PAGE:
High school unfortunately many times is too late, you know, to prevent this. Character building starts at home but once we’re in school we have to have that support from teachers, we have to have that support from our school.

My mother used to live in Hawaiian Gardens. Racial tensions were very high. The neighborhood was about 90 percent Hispanic and I know that while we were there we were the only African American people in the area. During the time we had several incidents where we were confronted, where we had guns pulled on us, where we were given death threats, like if you don’t get out. One time my brother was confronted and they told him they were going to kill him if he didn’t leave and its kinda like, you know, what do you say to that? And the only thing we could do was go to the police and the police told us there’s nothing we can do, the best thing for you to do is to get out.

Judge Loo:
Do you think that this is widespread feeling, that the police aren’t responsive?

Britawnya: The police aren’t doing enough. I’ve had guns pulled on me walking outside and they’re a hundred feet away from me. It’s like the police aren’t doing enough to stop the violence and it’s happening more in the poor neighborhood and nobody’s saying anything and the kids become a part of that.

Solange: I think more understanding from the teachers, because at my school a lot of students feel like some of the teachers don’t get what they’re going through and they just think that everything is OK so why aren’t you getting the good grades. The teachers that do put more understanding and try to speak to students, they really end up helping a lot of people that I’ve known change and it was because of them, because the teachers took the time to understand and not just pick on them like you know, why aren’t you doing this why aren’t you doing that, get out of my class, you’re acting up.

Raymond: Any organization or any type of group or program that would bring forth love. Because the truth is that what changed my life was not people giving me an attitude, was not people disrespecting me or anything like that but the people that really changed my life were those people that loved me even though I disrespected them.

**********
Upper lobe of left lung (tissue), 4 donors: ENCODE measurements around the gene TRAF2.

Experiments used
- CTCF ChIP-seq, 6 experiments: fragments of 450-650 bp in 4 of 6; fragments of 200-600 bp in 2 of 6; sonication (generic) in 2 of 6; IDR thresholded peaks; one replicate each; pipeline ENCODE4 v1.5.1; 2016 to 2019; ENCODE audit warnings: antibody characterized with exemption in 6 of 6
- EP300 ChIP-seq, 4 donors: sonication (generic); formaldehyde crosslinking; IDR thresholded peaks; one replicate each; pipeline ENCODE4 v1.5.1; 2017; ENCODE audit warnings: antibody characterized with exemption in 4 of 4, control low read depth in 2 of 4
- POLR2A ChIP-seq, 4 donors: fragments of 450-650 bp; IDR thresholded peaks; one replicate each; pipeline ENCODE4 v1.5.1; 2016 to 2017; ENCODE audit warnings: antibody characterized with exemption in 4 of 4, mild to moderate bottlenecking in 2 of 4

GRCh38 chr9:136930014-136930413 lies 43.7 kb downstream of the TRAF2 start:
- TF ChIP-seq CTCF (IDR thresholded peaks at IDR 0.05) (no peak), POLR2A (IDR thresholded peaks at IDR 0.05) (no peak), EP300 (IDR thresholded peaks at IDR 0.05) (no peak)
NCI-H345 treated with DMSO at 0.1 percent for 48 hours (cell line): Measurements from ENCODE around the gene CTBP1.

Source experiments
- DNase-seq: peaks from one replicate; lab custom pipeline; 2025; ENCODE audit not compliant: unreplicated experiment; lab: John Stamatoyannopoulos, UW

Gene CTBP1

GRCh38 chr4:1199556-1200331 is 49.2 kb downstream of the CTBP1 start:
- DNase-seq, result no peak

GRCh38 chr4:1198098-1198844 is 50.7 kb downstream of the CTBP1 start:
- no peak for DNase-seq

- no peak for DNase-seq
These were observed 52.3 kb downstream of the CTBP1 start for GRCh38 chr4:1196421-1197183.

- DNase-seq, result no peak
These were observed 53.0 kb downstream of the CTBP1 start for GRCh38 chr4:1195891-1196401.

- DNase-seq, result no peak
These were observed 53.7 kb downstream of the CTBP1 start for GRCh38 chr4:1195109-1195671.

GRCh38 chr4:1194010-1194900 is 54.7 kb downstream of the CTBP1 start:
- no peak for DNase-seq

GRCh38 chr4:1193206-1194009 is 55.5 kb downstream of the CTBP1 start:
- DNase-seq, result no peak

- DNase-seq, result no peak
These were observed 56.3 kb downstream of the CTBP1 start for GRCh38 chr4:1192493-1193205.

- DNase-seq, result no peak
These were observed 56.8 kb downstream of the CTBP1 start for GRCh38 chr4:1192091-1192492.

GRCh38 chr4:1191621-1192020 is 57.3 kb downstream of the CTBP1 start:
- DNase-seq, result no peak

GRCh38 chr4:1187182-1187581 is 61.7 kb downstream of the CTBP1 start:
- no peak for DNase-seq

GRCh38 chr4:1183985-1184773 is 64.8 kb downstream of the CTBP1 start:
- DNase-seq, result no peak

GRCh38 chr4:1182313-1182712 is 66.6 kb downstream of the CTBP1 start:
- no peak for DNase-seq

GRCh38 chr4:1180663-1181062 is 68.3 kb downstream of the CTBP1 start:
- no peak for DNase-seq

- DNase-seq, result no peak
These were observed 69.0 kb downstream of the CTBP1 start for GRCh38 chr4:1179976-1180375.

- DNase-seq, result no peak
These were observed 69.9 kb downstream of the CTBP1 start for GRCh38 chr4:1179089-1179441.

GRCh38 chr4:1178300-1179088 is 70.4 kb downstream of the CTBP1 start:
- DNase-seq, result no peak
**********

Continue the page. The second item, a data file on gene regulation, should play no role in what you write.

Juan: There’s not programs outside of school. Usually they don’t go home after school, they’re just out in the streets and they need somewhere to go because sometimes they just don’t like their home because there’s violence at home too and they want to escape from that.

Britawnya: At my school there’s over 4,000 kids and you’re pretty much on your own. There’s no one you could talk to. If they see violence they don’t talk about it. They act as if it doesn’t happen or sometimes they’ll just simply threaten us, saying that they’re gonna split our lunches or we’re gonna take away your snack, which they’ve already done and it’s kinda like what more do we have left? You’re gonna stop feeding us?

Audience member: What are the things that give you hope?

Britawnya: Having an understanding of the outside—what’s outside of our city, what’s outside of L.A., what’s outside of the gang. It gives me hope that this isn’t going to go on forever. You can go to another place and it’s not going to be as bad as this.

Esteban: Education is personally what I love but for a lot of people unfortunately it isn’t. But I think that through that and writing and art, bringing that out in them really can inspire them to understand that we’re together.

Solange: I know that I want to break the stereotype of where I come from. I’m always put down by others who know where I come from, Leuzinger, and they’re like you’re not smart enough, because you go to that school you’re not going to go to college and you’re not going to do anything. I have this motivation to just prove them wrong.
    And also in school we started this peer college counseling. It’s student to student and I think that really has helped because a counselor can only spend a few minutes with you in a really big school like hers and mine, [which] has almost 3,000. We’ve been taught to open up to them because there are issues that they are facing that are getting in the way of their schooling. It’s really made me feel good that I’m being a part of change and that the future is going to get better because of thing like this.

Juan: If we go out and be successful and come back and give back to the community that would make a really big difference, to see that there is hope, that if we can do it they can do it. Why be surrounded by all these people that are just bringing you down when you could do so much better?

Click here to see the results of our survey about violence in the community and schools.

Click here to read how readers reacted to our essay contest about the effects of violence.